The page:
Controversial messages go in style

Do they raise awareness or exploit the problem?

A model poses in a sweatshirt from Bstroys school shooting collection on Sept. 15, 2019. The inclusion of bullet holes in the clothing sparked controversy.

Photo courtesy of Bstroy

A model poses in a sweatshirt from Bstroy’s school shooting collection on Sept. 15, 2019. The inclusion of bullet holes in the clothing sparked controversy.

Rebecca Heath and Maddie Lee

Columbine. Sandy Hook. Marjory Stoneman Douglass. Virginia Tech. These names appeared on a sweatshirt introduced by streetwear company Bstroy on Sept. 25, 2019. Though the hoodies may appear ordinary at first glance, there are tears resembling bullet-holes permeated throughout the fabric, resulting in national controversy.

Dieter Grams, co-founder of Bstroy, explained the original intent of the hoodies in an interview with Time. 

“We wanted to make a comment on gun violence and the type of gun violence that needs preventative attention and what its origins are, while also empowering the survivors of tragedy through storytelling in the clothes,” Grams said.

Despite the original message of the hoodies, some victims of school shootings, as well as family members of survivors, said they were appalled by the sweatshirts. According to The New York Post, the Vicki Soto Memorial Fund, which was created for a teacher who died protecting her students in the Sandy Hook shooting, wrote that the company should not use the grief of the families for their benefit. 

As a Sandy Hook family, what you are doing here is absolutely disgusting, hurtful, wrong and disrespectful,” they wrote on Instagram. “Our pain is not to be used for your fashion.”

A few years prior, a collection on the runway at New York Fashion Week sparked a similar controversy in 2017.

Obana’s final collection hit the runway as “street people” at New York Fashion Week. The models wore plastic bags hanging off their bodies, layers of high-end coats and vests, baggy pants, and large blanket-like scarves.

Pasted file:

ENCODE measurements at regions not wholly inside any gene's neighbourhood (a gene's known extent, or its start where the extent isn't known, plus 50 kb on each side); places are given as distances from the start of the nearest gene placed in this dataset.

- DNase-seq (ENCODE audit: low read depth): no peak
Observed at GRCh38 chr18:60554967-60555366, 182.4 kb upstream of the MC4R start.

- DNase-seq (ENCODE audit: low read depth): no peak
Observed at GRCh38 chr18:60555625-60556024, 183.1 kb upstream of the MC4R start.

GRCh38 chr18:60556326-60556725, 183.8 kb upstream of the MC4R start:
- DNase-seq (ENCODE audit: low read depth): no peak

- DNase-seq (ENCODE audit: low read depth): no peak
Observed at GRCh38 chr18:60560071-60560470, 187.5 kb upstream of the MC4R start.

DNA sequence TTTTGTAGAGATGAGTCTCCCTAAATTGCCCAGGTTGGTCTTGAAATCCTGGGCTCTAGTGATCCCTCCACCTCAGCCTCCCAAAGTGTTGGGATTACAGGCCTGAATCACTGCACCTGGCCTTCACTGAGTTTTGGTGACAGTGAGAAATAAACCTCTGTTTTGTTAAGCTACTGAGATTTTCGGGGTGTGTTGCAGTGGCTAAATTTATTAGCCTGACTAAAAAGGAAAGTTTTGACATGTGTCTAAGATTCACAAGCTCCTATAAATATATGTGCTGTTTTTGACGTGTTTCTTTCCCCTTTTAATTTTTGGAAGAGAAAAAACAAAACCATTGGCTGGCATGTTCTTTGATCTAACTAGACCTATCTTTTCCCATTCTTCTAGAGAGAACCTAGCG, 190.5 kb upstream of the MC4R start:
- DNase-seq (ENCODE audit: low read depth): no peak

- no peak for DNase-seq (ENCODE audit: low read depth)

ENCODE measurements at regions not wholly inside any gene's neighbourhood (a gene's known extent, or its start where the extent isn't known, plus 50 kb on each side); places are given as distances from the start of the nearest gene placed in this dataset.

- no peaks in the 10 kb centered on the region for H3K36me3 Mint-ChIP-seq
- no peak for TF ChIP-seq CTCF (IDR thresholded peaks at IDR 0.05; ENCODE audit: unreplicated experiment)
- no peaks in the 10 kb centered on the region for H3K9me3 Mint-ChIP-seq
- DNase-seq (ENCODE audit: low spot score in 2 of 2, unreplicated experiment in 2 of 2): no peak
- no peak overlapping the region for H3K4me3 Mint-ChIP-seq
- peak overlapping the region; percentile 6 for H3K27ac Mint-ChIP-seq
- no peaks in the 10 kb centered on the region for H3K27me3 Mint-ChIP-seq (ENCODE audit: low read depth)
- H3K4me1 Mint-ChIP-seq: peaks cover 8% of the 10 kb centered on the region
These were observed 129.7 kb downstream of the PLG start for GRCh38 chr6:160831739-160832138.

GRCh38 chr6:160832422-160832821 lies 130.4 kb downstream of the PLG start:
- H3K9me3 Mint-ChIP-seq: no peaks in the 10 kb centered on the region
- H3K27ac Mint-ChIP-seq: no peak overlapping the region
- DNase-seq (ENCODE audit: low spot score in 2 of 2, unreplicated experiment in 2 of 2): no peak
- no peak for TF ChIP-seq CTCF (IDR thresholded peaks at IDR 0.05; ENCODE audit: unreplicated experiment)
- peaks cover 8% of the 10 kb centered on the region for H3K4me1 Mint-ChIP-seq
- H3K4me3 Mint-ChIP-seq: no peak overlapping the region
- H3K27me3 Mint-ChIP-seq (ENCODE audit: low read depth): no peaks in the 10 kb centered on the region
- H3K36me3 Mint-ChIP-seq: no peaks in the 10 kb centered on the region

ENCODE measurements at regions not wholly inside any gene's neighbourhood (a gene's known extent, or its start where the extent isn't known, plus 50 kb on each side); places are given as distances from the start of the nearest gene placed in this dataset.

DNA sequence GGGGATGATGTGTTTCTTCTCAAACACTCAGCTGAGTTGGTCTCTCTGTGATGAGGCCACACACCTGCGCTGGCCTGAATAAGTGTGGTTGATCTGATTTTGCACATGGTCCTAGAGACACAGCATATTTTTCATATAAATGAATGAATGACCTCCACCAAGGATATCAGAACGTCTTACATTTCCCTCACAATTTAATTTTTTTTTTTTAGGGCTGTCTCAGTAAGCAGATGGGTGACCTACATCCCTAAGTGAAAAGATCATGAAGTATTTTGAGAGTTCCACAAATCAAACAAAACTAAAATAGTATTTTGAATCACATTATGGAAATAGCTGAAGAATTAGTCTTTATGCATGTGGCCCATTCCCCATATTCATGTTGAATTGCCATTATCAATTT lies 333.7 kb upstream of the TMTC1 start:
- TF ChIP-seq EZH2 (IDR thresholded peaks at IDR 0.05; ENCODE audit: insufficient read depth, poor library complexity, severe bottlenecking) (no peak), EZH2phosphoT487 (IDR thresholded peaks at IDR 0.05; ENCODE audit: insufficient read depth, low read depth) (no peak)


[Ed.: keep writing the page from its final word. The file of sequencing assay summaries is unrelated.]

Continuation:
Daisuke Obana,  head designer of Japanese menswear company N. Hoolywood, was prompted to send his homeless inspired piece down the runway because of what he saw after he visited cities in America to get a better understanding of the culture.

According to Fashionista, “His observations of these so-called homeless or street people revealed that them [the clothing] to be full of clever ideas for covering the necessities of life.” 

“[The collection] served as a reminder of an often invisible population,” said Guy Trebay, a cultural reporter for the New York Times. “One that, in light of recent studies showing that in almost no place in the United States can a person working a 40-hour week at minimum wage afford a one-bedroom apartment at fair market rent, seems destined to increase.” 

Obana’s work has covered other issues like this in the past, including climate change and police brutality. “Often my desire to express a theme is so strong I end up making ‘works of art’ rather than wearable pieces,” Obana said in an interview with Grailed.

He wanted to spread awareness through his art, but people may think this has gone too far. 

Junior Anabell Mazzan of Fair Haven said she believes that Obana could have presented the issue in a more sensitive way to spread awareness to the subject. 

“It’s something that people have to go through every day, and for high end fashion to try to mimic that poor look is just not okay,” Mazzan said. 

On the other hand, freshman Lucy Battista of Tinton Falls said she believes Obana’s collection is a good way to draw attention to the issue of poverty, siding with Trebay’s response to the show. 

“I think that for the most part it spreads awareness because it’s really out there and it obviously calls attention to the problem that most people don’t think about,” Battista said.